The sample size is still embarrassingly small, but at least there’s less room for the availability cascade.


December 17 • 11:06 AM

Canadian Kids Have a Serious Smoking Problem

Bootleg cigarette sales could be leading Canadian teens to more serious drugs, a recent study finds.


December 17 • 10:37 AM

A Public Lynching in Sproul Plaza

When photographs of lynching victims showed up on a hallowed site of democracy in action, a provocation was issued—but to whom, by whom, and why?


December 17 • 8:00 AM

What Was the Job?

This was the year the job broke, the year we accepted a re-interpretation of its fundamental bargain and bought in to the push to get us to all work for ourselves rather than each other.


December 17 • 6:00 AM

White Kids Will Be Kids

Even the “good” kids—bound for college, upwardly mobile—sometimes break the law. The difference? They don’t have much to fear. A professor of race and social movements reflects on her teenage years and faces some uncomfortable realities.



December 16 • 4:00 PM

How Fear of Occupy Wall Street Undermined the Red Cross’ Sandy Relief Effort

Red Cross responders say there was a ban on working with the widely praised Occupy Sandy relief group because it was seen as politically unpalatable.


December 16 • 3:30 PM

Murder! Mayhem! And That’s Just the Cartoons!

New research suggests deaths are common features of animated features aimed at children.


December 16 • 1:43 PM

In Tragedy, Empathy Still Dependent on Proximity

In spite of an increasingly connected world, in the face of adversity, a personal touch is most effective.


December 16 • 12:00 PM

The ‘New York Times’ Is Hooked on Drug du Jour Journalism

For the paper of record, addiction is always about this drug or that drug rather than the real causes.


December 16 • 10:00 AM

What Is the Point of Academic Books?

Ultimately, they’re meant to disseminate knowledge. But their narrow appeal makes them expensive to produce and harder to sell.


December 16 • 8:00 AM

Unjust and Unwell: The Racial Issues That Could Be Affecting Your Health Care

Physicians and medical students have the same problems with implicit bias as the rest of us.


December 16 • 6:00 AM

If You Get Confused Just Listen to the Music Play

Healing the brain with the Grateful Dead.


December 16 • 4:00 AM

Another Casualty of the Great Recession: Trust

Research from Britain finds people who were laid off from their jobs expressed lower levels of generalized trust.


December 15 • 4:00 PM

When Charter Schools Are Non-Profit in Name Only

Some charters pass along nearly all their money to for-profit companies hired to manage the schools. It’s an arrangement that’s raising eyebrows.


December 15 • 2:00 PM

No More Space Race

A far cry from the fierce Cold War Space Race between the U.S. and the Soviet Union, exploration in the 21st century is likely to be a much more globally collaborative project.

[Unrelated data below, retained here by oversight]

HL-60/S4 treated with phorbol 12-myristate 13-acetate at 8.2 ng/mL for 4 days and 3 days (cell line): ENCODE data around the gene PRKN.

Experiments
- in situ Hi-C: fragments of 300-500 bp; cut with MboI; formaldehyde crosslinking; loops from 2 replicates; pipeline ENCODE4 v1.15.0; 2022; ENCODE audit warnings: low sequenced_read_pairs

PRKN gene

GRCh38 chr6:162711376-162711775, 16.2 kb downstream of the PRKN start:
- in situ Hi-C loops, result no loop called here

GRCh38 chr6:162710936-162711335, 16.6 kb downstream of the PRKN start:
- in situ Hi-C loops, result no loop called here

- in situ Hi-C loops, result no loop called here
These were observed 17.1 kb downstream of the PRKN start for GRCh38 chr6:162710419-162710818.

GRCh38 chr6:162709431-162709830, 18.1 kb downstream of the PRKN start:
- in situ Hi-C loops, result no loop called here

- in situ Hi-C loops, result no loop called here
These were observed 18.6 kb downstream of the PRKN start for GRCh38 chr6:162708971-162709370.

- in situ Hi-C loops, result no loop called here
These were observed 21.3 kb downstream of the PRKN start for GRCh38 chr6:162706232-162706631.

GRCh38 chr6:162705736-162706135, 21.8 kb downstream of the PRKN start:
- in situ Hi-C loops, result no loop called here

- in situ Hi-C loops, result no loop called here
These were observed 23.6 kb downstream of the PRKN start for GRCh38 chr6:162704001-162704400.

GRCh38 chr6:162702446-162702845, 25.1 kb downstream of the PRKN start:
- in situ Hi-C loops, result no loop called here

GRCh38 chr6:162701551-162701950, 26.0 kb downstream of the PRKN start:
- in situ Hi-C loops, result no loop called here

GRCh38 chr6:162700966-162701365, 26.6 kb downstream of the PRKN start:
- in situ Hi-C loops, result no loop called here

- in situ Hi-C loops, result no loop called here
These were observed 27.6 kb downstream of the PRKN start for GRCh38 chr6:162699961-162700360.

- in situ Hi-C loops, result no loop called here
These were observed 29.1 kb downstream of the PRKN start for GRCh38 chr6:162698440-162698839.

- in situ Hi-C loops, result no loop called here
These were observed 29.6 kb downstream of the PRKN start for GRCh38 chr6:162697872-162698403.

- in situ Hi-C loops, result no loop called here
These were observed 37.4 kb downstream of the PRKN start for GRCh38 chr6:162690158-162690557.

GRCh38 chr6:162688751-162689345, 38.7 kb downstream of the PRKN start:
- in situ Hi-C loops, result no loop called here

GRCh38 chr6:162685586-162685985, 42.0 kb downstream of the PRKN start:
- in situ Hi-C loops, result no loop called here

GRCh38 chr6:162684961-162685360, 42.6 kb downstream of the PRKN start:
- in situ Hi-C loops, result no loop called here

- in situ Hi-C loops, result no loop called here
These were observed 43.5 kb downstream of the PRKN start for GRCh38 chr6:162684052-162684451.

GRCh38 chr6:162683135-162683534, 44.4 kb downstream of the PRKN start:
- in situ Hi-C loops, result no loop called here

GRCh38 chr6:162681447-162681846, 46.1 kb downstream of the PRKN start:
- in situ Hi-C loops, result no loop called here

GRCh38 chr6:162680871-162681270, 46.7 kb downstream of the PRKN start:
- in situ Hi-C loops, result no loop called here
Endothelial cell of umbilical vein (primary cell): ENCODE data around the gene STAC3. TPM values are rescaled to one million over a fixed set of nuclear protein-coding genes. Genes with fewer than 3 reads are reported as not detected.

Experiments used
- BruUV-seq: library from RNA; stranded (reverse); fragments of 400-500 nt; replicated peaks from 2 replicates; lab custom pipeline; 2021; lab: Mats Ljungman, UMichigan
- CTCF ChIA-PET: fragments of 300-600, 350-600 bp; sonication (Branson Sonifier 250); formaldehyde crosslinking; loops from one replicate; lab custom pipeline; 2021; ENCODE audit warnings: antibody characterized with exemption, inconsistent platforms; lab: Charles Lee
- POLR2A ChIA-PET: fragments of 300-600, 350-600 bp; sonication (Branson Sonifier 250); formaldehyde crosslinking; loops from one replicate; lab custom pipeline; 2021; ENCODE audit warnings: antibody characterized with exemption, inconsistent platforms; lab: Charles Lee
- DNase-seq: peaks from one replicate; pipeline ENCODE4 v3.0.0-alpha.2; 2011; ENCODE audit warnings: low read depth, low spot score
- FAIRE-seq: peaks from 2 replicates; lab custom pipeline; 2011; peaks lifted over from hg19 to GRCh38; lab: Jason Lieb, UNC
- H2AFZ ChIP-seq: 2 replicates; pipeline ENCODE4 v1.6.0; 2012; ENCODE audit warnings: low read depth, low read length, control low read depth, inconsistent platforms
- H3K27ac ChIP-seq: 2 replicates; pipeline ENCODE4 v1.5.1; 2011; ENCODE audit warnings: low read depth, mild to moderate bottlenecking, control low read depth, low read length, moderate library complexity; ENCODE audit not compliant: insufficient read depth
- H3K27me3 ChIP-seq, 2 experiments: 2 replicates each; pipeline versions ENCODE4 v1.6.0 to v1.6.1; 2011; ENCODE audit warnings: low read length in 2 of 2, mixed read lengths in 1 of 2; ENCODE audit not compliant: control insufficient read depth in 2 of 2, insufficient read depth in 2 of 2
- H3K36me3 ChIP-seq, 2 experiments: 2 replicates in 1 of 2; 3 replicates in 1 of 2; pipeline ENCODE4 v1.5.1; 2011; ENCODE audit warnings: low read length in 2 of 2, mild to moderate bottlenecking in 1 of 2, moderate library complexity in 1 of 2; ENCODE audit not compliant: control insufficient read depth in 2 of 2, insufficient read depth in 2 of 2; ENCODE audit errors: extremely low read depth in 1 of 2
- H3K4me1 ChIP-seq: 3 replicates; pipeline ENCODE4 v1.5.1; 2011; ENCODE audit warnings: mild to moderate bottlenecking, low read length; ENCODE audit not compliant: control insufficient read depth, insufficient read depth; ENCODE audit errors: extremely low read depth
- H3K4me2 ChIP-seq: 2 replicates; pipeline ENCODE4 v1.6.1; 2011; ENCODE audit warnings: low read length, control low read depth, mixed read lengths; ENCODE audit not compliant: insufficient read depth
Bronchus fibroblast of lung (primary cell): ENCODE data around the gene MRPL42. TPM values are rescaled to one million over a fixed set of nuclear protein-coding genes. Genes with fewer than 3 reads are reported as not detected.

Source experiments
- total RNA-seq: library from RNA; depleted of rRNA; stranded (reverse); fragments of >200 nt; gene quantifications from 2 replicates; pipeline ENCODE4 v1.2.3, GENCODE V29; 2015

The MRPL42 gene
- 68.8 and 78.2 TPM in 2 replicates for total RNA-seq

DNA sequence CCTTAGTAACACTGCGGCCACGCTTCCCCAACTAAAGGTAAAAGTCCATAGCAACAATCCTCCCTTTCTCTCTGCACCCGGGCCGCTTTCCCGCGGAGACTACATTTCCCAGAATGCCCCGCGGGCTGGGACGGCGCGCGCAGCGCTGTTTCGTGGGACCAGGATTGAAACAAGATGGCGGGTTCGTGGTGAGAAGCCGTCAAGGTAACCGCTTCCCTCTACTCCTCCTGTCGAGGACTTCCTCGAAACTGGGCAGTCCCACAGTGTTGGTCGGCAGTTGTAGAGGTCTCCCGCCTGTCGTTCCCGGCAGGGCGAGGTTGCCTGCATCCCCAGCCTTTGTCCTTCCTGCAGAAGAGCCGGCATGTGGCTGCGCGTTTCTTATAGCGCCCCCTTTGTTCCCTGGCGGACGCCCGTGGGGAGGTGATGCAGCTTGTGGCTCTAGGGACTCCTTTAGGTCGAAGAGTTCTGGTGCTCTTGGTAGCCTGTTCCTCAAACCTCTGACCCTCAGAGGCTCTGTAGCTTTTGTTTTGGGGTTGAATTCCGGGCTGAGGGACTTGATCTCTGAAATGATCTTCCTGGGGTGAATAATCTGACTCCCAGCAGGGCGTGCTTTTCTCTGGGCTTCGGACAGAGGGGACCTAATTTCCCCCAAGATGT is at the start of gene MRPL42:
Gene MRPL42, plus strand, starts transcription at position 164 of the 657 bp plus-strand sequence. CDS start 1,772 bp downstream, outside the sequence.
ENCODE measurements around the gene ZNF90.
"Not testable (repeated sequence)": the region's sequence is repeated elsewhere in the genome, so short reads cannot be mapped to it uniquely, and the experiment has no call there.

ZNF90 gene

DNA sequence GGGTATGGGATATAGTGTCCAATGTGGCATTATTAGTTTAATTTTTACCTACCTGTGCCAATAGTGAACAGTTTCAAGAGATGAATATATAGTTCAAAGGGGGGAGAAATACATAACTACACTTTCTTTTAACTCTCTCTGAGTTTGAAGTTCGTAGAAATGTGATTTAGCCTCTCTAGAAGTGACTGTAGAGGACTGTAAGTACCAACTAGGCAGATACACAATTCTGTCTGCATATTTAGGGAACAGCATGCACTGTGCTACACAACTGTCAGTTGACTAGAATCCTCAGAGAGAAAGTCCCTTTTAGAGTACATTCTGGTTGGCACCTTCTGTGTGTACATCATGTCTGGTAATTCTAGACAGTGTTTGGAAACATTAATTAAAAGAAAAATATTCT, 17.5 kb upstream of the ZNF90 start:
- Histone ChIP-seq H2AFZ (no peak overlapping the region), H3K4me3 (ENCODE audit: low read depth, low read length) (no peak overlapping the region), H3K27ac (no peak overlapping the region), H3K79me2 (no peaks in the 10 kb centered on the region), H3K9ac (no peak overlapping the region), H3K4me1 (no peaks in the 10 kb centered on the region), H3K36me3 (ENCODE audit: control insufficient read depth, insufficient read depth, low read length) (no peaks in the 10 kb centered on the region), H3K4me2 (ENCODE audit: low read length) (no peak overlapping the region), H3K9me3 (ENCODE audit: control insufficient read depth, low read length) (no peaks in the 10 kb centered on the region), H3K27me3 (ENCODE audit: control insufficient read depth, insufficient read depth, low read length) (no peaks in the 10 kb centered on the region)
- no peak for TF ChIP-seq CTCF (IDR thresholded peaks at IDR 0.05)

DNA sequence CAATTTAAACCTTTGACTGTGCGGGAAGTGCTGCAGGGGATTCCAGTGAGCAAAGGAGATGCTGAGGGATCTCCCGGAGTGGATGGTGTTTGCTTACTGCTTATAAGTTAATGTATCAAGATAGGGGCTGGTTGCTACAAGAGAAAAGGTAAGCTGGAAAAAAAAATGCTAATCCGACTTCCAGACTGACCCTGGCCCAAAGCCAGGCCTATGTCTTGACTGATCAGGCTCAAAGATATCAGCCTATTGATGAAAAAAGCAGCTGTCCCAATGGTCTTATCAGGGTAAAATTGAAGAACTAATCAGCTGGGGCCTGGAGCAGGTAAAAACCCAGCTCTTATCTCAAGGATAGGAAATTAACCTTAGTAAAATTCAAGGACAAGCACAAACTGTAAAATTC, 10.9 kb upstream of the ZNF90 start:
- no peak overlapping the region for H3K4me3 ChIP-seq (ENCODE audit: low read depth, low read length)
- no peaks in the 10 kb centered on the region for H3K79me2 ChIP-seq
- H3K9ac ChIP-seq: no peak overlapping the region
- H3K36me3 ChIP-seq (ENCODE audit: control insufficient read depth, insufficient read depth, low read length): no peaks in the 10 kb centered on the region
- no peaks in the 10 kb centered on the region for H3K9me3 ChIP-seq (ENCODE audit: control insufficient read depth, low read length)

December 15 • 12:32 PM

The Hidden Psychology of the Home Ref

That old myth of home field bias isn’t a myth at all; it’s a statistical fact.


December 15 • 12:00 PM

Gluttony and Global Warming: We’re Eating Ourselves to a Warmer Planet

Forget your car. Our obsession with beef and dairy has a far more devastating effect on the climate.


December 15 • 10:00 AM

The 2016 Presidential Race Has Already Started

And this is the most exciting part.


December 15 • 8:00 AM

The Second Life of Old iPods

Why is it that old iPods are suddenly cool—and pricey again?


December 15 • 6:00 AM

The Lifelong Consequences of Rape

The long-term psychological and physical effects of the experience are devastating. And they’re likely exacerbated by the shame our culture insists on perpetuating.


December 15 • 4:00 AM

Mating Mindset Interferes With Attempts to Stop Smoking

Taiwanese researchers find photos of attractive women put men in an immediate-gratification state of mind.


December 15 • 2:00 AM

Where Innovation Thrives

Innovation does not require an urban area or a suburban area—it can happen in the city or in a small town. What it requires is open knowledge networks and the movement of people from different places.


Follow us


Canadian Kids Have a Serious Smoking Problem

Bootleg cigarette sales could be leading Canadian teens to more serious drugs, a recent study finds.

The Hidden Psychology of the Home Ref

That old myth of home field bias isn’t a myth at all; it’s a statistical fact.

A Word of Caution to the Holiday Deal-Makers

Repeat customers—with higher return rates and real bargain-hunting prowess—can have negative effects on a company’s net earnings.

Crowdfunding Works for Science

Scientists just need to put forth some effort.

There’s More Than One Way to Be Good at Math

Mathematical ability isn’t one single skill set; there are indeed many ways to be “good at math,” research shows.

The Big One

One in two United States senators and two in five House members who left office between 1998 and 2004 became lobbyists. November/December 2014

Copyright © 2014 by Pacific Standard and The Miller-McCune Center for Research, Media, and Public Policy. All Rights Reserved.